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Part A is straight forward. Part B am not able to do stuck with the thought that a score (value)X has to be give to John for z= X-mean/std. Pointers would be helpful

There are 20 true-false questions. Each question is worth 5 points Assume that John has no idea about the questions and randomly guess all questions a. What is the probability that he gets at least the passing mark of 60 points? b. Assume that the score of the students follow a normal distribution with the mean being 60 points and standard deviation being 5 points, what is the probability that John scores higher than 40% of students? (Hint: Think about the normal distribution bell curve, 40% is how many sigma away from the mean?)

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He needs to do better than $40\%$ of students. That's $10\%$ of students away from the mean. Using this Z-table we see that the closest $Z$ for $0.1$ is $0.25$. If a more precise number is desired, a calculator such as this one can be used to get the value of $0.253347$, though for this particular case $0.25$ works fine. Since it's to the left of the mean, we subtract the score difference from the mean.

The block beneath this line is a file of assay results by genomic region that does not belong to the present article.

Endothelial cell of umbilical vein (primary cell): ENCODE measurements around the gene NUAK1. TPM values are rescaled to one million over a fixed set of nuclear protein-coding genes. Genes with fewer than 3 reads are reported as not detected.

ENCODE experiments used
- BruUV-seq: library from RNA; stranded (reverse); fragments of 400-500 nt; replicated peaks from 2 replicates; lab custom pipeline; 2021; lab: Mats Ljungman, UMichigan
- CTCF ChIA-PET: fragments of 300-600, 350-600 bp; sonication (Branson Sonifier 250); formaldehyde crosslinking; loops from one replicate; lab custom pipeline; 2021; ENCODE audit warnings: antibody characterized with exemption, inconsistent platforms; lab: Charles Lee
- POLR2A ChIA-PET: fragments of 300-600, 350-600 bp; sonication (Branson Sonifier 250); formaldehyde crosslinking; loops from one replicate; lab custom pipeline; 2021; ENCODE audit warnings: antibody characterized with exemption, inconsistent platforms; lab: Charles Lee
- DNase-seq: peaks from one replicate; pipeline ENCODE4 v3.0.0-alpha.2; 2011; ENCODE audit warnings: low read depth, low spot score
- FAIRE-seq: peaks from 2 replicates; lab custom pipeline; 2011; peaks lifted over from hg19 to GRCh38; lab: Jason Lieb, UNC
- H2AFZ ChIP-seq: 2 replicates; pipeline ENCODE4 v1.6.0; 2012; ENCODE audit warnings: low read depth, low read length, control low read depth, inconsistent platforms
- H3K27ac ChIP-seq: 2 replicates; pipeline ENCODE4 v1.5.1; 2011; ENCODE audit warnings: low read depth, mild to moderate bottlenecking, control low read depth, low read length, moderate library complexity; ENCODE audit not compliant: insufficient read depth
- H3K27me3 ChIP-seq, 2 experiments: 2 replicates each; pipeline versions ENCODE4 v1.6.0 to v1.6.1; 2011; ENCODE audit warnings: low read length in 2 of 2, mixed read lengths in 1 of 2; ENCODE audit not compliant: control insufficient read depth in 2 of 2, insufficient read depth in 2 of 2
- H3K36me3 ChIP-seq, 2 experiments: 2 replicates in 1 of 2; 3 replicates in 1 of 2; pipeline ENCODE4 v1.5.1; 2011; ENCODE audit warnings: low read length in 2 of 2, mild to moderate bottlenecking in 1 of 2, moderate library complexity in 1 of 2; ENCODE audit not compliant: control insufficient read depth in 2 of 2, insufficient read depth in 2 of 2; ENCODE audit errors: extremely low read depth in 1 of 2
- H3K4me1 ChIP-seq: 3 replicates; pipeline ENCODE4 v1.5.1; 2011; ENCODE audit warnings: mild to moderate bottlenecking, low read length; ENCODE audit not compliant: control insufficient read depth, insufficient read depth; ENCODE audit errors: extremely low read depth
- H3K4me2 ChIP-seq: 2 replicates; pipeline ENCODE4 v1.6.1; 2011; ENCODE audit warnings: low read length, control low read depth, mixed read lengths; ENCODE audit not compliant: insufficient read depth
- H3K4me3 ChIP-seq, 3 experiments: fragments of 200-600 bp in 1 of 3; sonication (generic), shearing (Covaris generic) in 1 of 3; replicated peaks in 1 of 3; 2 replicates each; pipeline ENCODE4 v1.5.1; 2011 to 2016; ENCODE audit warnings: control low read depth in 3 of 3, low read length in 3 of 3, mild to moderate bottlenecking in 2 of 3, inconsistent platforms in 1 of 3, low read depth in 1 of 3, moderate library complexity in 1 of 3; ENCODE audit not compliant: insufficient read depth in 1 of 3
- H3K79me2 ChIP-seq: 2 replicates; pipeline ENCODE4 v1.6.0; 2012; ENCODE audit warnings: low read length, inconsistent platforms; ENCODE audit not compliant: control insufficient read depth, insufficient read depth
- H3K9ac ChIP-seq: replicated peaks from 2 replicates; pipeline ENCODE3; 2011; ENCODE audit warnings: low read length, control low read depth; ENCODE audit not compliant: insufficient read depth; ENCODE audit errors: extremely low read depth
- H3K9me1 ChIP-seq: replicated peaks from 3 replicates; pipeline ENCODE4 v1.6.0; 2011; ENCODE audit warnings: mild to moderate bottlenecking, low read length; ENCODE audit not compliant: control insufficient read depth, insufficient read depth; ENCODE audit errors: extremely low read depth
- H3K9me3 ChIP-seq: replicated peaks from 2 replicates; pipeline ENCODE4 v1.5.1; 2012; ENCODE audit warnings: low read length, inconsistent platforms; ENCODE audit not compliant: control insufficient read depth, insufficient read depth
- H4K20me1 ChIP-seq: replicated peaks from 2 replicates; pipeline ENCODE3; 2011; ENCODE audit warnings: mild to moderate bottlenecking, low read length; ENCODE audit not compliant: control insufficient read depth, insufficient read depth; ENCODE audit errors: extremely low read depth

$$60-0.25\cdot5=58.75$$

So to do better than $40\%$ of students, John needs to get $58.75$ points. Since points come in increments of $5$, that can't happen. You either need to go down to $55$, in which case John does better than $\approx 15.8655\%$ of students, or you go up to $60$ and John does better than $50\%$ of students. That one is closer to $40\%$, so that's what I'd go with. It also follows with John needing to do better than at least $40\%$ of students, which unlike exactly $40\%$ is calculable. As such John needs $60$ points. This makes part B like part A. I won't explain that part since you said it was straight forward, though I can if needed.

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